In Brief


Workers lose their jobs, but they won't leave


Workers who got three days' notice that their factory was shutting its doors have occupied the building and say they won't go home without assurances they'll get severance and vacation pay. About 250 union workers occupied the Republic Windows and Doors plant in shifts yesterday while union leaders outside criticized a Wall Street bailout they say is leaving laborers behind. Leah Fried, an organizer with the United Electrical Workers, said the Chicago-based vinyl window manufacturer failed to give 60 days' notice required by law before shutting down. Fried said the company can't pay its 300 employees because its creditor, Charlotte, N.C.-based Bank of America, won't let them. In a memo to the union, obtained by the business journal, Republic CEO Rich Gillman said the company had "no choice but to shut our doors." Bank of America received $25 billion from the government's financial bailout package. The company said in a statement yesterday that it isn't responsible for Republic's financial obligations to its employees.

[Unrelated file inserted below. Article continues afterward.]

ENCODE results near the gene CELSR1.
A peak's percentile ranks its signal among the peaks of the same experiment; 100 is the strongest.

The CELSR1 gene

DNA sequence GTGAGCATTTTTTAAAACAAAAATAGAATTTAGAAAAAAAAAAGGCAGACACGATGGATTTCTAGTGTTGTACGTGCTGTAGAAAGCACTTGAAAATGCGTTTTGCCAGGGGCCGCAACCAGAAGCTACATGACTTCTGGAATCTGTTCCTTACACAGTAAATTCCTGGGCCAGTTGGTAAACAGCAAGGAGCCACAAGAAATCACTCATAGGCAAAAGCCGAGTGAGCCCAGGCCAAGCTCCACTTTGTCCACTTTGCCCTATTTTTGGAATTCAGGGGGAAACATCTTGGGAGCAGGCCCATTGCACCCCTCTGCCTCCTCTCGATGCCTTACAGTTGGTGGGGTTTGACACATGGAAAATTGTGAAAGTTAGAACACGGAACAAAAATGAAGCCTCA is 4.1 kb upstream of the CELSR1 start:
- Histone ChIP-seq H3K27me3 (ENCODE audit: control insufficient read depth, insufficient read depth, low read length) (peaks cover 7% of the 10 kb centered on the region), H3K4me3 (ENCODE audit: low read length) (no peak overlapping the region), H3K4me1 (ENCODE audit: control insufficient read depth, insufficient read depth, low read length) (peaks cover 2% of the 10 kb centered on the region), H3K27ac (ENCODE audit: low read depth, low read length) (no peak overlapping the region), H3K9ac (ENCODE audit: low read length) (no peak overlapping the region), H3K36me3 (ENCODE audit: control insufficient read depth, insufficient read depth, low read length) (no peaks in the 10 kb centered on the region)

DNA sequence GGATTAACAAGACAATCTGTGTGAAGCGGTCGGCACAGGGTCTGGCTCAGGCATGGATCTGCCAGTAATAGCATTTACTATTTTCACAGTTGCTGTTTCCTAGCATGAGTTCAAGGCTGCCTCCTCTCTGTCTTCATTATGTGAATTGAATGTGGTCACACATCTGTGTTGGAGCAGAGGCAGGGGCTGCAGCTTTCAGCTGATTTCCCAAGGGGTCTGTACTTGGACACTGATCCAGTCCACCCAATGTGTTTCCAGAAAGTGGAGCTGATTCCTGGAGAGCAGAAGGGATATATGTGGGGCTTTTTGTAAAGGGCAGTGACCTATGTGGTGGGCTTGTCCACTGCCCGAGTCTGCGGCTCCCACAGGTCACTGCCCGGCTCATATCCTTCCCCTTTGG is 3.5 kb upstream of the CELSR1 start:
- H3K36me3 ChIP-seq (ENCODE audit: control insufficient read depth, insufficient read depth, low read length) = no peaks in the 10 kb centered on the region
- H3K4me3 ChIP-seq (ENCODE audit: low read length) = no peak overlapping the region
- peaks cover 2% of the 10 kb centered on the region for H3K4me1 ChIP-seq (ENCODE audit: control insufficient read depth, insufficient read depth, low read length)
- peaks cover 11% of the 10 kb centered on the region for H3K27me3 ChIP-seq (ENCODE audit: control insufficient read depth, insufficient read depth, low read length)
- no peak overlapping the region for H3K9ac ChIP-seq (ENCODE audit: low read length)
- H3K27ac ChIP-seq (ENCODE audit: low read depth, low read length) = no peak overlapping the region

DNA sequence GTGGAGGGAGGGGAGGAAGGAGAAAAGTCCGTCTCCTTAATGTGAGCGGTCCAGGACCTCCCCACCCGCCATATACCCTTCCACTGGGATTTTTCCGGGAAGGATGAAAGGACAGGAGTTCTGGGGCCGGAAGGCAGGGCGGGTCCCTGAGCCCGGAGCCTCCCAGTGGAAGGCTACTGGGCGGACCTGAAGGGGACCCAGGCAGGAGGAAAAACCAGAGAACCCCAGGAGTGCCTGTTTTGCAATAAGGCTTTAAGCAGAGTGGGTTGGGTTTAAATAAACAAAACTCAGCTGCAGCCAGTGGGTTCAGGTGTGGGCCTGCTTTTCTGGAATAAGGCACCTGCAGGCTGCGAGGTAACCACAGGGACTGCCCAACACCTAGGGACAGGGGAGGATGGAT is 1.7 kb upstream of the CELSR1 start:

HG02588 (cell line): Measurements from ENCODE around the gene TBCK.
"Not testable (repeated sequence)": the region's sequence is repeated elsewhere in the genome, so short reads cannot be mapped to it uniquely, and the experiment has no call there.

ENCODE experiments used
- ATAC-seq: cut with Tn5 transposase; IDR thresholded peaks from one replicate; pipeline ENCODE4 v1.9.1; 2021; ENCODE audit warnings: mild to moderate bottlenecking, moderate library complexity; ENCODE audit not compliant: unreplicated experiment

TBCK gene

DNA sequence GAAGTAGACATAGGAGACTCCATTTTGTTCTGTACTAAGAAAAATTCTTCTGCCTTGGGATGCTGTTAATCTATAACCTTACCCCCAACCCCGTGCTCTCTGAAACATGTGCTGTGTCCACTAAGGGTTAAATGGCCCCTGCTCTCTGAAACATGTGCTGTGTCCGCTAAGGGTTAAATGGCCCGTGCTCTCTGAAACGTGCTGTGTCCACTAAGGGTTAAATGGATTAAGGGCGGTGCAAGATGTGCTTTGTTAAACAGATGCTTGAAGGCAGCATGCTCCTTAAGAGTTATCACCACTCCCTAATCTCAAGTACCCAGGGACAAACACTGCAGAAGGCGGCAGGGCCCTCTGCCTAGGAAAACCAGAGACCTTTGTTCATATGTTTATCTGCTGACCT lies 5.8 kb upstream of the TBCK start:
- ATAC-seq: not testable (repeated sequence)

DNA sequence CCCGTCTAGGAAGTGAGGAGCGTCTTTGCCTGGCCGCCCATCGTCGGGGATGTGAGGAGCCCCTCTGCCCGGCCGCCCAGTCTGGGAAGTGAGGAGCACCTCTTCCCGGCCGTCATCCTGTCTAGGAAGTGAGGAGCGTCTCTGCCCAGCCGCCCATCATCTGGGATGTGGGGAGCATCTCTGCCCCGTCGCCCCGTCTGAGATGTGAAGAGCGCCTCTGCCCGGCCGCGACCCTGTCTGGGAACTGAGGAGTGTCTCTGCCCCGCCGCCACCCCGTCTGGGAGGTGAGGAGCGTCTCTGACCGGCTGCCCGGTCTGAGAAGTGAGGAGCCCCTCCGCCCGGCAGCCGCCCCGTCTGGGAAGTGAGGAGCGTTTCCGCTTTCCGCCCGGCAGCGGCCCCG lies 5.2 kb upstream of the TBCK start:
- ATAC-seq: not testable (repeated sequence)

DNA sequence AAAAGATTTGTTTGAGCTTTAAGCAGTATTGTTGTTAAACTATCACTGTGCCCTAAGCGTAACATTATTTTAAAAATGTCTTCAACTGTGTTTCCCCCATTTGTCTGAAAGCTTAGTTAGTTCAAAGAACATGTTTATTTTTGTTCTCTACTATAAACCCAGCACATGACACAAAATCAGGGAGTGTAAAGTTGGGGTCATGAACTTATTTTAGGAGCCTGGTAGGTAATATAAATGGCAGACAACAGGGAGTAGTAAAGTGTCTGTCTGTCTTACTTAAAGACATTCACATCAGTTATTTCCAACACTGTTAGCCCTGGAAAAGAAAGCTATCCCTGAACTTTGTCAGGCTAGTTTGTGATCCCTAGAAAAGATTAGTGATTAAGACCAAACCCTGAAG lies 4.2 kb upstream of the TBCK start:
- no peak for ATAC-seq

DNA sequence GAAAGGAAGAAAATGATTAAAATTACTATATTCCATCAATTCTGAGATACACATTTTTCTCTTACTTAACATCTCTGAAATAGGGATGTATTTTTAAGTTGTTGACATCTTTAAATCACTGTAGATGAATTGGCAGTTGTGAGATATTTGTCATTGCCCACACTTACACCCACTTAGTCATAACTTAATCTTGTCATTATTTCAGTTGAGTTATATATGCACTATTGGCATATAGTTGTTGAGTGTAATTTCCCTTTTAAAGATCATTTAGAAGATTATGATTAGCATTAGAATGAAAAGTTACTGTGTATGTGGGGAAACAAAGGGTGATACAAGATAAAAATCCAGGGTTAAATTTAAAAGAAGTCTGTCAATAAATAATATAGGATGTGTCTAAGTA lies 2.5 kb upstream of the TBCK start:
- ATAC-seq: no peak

OPEC chief says expect deep production cuts


ALGIERS, Algeria: Oil markets should brace for a surprise decision on output cuts when OPEC meets Dec. 17, the cartel's president said yesterday, suggesting that reductions could be deeper than expected. "A consensus has formed for a significant reduction of production levels" by the 14-member Organization of Petroleum Exporting Countries, OPEC President Chakib Khelil said in an interview. The OPEC leader would not discuss how deep the output cut would be, but he said it could be "severe" and noted that some analysts are predicting cuts of as much as 2 million barrels per day. Oil prices settled at a four-year low on Friday of $40.81 a barrel.

N. Korea warns Japan of snub at nuclear talks

SEOUL, South Korea: North Korea said yesterday it will ignore Japan at coming six-nation talks on its nuclear program, citing Tokyo's refusal to send aid to the impoverished country as part of a disarmament agreement. The warning comes as negotiators from six nations - the U.S., Russia, China, South Korea, Japan and North Korea - prepare to meet tomorrow in Beijing for talks that are expected to focus on how to verify Pyongyang's accounting of its nuclear program. North Korea has issued similar warnings in the past, but Tokyo has continued to attend the negotiations, which began in 2003.

Thai opposition sets new government plan

BANGKOK, Thailand: Thailand's main opposition party said yesterday it plans to form a new government with the help of defectors from the ruling coalition. The opposition Democrat Party announced it had mustered the backing of 260 lawmakers in the 400-seat lower house, allowing it to form a government with Abhisit Vejjajiva as the new prime minister. But the party's apparent triumph will not be sealed until Parliament meets within the next 30 days to endorse Abhisit and the five-party coalition behind him. The former ruling party said it would not give up the fight.